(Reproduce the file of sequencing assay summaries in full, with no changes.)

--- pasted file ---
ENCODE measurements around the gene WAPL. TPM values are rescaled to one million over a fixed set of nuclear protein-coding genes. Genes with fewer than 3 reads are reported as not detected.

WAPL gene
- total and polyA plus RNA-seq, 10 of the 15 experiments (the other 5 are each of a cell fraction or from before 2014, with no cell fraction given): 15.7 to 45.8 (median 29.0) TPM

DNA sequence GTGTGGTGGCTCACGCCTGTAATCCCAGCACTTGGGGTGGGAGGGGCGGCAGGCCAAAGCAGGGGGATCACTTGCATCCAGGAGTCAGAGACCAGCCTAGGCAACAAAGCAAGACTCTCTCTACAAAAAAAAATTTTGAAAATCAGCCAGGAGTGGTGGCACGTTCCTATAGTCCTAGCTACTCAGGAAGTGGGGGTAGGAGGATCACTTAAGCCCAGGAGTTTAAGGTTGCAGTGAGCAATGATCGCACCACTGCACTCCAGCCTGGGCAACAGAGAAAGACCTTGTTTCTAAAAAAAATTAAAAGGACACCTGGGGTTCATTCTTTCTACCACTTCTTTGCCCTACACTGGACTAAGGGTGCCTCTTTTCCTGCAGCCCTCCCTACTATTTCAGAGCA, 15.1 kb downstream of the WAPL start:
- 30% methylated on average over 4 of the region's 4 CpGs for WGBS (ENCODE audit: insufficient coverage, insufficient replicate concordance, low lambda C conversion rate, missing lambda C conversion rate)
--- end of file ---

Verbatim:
ENCODE measurements around the gene WAPL. TPM values are rescaled to one million over a fixed set of nuclear protein-coding genes. Genes with fewer than 3 reads are reported as not detected.

WAPL gene
- total and polyA plus RNA-seq, 10 of the 15 experiments (the other 5 are each of a cell fraction or from before 2014, with no cell fraction given): 15.7 to 45.8 (median 29.0) TPM

DNA sequence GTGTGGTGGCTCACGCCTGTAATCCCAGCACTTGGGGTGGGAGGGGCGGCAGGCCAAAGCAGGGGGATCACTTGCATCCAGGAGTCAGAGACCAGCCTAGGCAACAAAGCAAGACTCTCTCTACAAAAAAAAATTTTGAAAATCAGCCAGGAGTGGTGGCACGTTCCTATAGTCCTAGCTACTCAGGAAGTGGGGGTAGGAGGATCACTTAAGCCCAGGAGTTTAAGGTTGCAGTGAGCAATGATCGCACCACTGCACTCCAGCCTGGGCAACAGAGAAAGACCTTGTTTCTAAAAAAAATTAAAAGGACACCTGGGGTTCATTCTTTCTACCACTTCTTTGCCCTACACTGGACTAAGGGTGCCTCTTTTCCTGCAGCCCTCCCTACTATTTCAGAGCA, 15.1 kb downstream of the WAPL start:
- 30% methylated on average over 4 of the region's 4 CpGs for WGBS (ENCODE audit: insufficient coverage, insufficient replicate concordance, low lambda C conversion rate, missing lambda C conversion rate)